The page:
The ANZAC Day commemoration and holiday fell on a Friday this year, making for a short week and creating that unusual experience known as a Fantom Friday (Phantom Phriday?). So, an intrepid band of Tawa locals decided to break with tradition and visited their local pub, The Roundabout, on a Thursday (Thirstday?) night.
While Kapiti Coast commuters and long weekend escapees battled the 90-minute delays on State Highway 1 from Raumati South northward, the tight band of cavaliers sauntered off to the local pub in Tawa. Rumour had it that gypsy music was being played at The Roundabout on a Thursday night, and adventure might be in store. The team anticipated an evening of bright kerchiefs, ear-rings, horse-drawn waggons, campfires, and pumped accordions with patrons being pumped for spare silver sovereigns by dangerous-looking dudes with drooping moustachios.
The pub was doing a steady trade when we arrived, but not too crowded. A pleasant mix of drinkers and diners, the tele flickering away overhead. Tables were turning over at a steady rate, with the odd reserved sign being whisked away as Tawa’s organised fraternity came and went. The management and staff were friendly and polite and the food and bar service was nicely prompt and efficient.
Around 7 o’clock the musicians turned up and set themselves up at one end of the bar and began to play. Unexpectedly, the duo began emitting pleasant blues music that complemented the relaxed atmosphere rather than competing with it. Conversation continued flowing at the tables, and there was no need to raise our voices to compete with the musical caterwauling that is often the case at pubs that provide musical entertainment. Polite applause fluttered across the bar at intervals, and the conversation rippled back and forth while the music ebbed and flowed.
Such a pleasant surprise to find musical entertainment that enhanced the evening out instead of dominating it.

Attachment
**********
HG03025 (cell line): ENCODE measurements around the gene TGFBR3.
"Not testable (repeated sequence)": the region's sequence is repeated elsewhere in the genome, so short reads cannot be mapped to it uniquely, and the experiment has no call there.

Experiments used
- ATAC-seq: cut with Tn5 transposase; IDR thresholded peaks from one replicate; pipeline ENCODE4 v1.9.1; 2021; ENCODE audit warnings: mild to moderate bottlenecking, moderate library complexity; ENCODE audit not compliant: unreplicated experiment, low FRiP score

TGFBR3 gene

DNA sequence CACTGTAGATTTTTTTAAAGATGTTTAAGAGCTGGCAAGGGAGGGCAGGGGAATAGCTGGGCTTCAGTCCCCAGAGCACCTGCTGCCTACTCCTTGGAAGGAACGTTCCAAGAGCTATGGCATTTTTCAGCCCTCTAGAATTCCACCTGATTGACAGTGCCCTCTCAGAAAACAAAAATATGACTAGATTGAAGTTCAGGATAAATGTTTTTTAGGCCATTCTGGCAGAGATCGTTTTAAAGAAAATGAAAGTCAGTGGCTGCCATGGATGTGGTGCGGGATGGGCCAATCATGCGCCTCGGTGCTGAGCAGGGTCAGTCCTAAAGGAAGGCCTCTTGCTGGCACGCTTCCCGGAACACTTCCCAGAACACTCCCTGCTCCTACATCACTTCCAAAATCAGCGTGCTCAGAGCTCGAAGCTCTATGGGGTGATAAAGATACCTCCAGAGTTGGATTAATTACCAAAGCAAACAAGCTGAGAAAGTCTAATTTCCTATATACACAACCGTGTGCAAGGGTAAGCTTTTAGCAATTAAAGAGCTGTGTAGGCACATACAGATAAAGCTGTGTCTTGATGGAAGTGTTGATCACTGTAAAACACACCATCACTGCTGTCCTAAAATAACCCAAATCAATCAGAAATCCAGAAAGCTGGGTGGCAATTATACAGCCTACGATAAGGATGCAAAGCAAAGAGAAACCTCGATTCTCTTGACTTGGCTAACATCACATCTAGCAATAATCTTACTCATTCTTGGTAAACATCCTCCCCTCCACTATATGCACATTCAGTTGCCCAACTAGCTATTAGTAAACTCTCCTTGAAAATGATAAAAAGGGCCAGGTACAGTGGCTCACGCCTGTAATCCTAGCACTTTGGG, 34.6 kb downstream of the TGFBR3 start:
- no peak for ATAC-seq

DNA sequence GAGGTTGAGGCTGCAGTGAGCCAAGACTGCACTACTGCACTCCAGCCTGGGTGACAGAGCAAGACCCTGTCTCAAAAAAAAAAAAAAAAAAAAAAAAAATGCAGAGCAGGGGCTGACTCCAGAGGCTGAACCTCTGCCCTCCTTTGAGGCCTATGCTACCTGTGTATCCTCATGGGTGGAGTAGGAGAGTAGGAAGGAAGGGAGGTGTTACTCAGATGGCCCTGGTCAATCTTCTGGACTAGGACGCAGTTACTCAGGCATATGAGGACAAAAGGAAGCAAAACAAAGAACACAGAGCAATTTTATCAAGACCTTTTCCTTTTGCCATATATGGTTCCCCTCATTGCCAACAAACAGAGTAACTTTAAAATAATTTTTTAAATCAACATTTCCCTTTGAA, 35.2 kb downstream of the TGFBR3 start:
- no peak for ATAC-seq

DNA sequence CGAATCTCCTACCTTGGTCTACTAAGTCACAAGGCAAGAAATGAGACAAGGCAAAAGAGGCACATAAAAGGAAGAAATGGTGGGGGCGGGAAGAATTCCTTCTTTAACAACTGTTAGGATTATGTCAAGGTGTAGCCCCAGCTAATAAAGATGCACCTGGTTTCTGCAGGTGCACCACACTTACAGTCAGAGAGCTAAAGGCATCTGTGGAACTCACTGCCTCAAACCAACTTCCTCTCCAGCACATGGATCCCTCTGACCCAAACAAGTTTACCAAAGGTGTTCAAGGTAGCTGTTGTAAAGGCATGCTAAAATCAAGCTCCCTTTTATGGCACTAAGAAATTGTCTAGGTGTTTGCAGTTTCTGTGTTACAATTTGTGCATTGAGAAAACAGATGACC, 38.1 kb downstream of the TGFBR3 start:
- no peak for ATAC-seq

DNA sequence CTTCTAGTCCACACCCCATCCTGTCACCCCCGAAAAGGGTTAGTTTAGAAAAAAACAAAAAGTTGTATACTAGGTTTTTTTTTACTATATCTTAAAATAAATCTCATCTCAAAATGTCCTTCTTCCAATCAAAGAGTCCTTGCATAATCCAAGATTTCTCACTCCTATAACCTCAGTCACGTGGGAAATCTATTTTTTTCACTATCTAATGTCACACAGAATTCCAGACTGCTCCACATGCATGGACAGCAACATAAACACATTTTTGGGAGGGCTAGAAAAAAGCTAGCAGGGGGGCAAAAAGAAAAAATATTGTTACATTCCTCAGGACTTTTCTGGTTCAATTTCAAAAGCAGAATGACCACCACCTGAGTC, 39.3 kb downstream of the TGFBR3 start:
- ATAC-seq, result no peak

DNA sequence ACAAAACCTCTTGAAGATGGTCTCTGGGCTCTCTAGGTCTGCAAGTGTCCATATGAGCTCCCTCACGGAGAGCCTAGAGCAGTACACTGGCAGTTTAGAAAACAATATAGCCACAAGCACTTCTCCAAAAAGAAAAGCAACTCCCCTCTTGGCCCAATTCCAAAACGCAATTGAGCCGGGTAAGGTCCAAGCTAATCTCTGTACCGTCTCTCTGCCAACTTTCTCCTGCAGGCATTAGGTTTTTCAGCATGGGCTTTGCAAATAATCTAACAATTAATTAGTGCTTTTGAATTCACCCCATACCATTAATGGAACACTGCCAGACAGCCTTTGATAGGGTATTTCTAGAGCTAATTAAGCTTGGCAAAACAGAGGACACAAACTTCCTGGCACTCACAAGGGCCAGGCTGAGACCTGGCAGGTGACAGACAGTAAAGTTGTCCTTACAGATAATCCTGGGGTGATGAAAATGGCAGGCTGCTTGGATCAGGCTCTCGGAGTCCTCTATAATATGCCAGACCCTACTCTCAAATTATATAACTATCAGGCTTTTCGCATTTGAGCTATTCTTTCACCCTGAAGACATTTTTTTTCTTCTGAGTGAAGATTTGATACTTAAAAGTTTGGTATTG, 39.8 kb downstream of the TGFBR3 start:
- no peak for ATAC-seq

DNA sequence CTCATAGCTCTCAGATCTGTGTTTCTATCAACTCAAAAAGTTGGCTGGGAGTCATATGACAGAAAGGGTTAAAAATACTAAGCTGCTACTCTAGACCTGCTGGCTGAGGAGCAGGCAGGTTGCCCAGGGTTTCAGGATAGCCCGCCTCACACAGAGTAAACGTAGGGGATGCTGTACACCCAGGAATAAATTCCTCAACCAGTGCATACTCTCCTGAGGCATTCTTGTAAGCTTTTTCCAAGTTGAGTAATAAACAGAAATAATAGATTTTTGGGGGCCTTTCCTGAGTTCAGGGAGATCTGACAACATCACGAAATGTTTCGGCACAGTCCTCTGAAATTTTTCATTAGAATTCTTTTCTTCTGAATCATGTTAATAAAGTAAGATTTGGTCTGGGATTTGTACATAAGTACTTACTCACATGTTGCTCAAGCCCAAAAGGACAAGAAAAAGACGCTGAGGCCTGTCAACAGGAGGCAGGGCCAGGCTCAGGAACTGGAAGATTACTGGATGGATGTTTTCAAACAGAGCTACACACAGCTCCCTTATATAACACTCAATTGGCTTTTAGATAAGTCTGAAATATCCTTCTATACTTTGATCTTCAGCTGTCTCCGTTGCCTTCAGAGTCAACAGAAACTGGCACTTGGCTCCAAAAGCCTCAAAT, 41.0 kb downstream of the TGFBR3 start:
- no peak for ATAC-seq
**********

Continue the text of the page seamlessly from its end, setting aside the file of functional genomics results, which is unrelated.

The local media magnate and operator of WorldFM (world famous in Tawa) was quizzed about the possibility of doing a future live broadcast of the blues duo, but discussion subsided when dinner arrived. The subject was a touchy one in any case, as some members of the team thought he had committed a programming error causing us to expect gypsy music to be played. It turns out that the gypsy element of the performance relates more to the identity of the performers rather than the style of the music.
The Roundabout has changed its menu again – the latest beast is a slimmer version of previous offerings, and I was heartbroken when I couldn’t find a spelling misteak – I must speak to the management about that.
The menu offers mains priced in the mid-20s, including a fish, chicken and steak dish. The blackboard features a couple of items which vary according to supply. On this occasion the fish was trumpeter – a species that I’d never heard of before. In my ignorance I assumed it was the remnants of the previous Thursday’s performer who hadn’t. Ever keen to learn about such things I have since ackled the keyboard to find that trumpeter is not a brassy fish. Apparently it lurks about the New Zealand and Australian coasts and is known to Maori as kohikohi. It gets its name from its puckered lips which resemble a trumpeter’s. So refreshing to learn that the establishment doesn’t subscribe to the Sweeney Todd method of staff management.
The Roundabout has kept a couple of menu offerings for those of us who like a bit of pub grub on a night out. The separate bar menu now offers finger foods such as a hot dog or that old classic cheerios – hopefully served with lashings of tomato sauce (known locally as train smash).
The cheeseburger has been retained to satisfy us die-hard pub-grubbers and was highly rated by members of the tasting panel. Even so, a vigorous debate fired up over the merits of adding a wheel or two of beetroot and the ever-popular egg to a burger. I, like Mrs Slocombe, was unanimous in my opinion, but the rest of the party weren’t, and we conceded by declaring a draw as we prepared to waddle out the door for a relaxed walk home in Wellington’s autumnal airs.
Just as the The Roundabout has fitted into its community without fuss, noise or disruption, the Thursday night blues duo fitted into the evening without dominating the atmosphere of the bar. But that’s what we expected. After all, it is our local.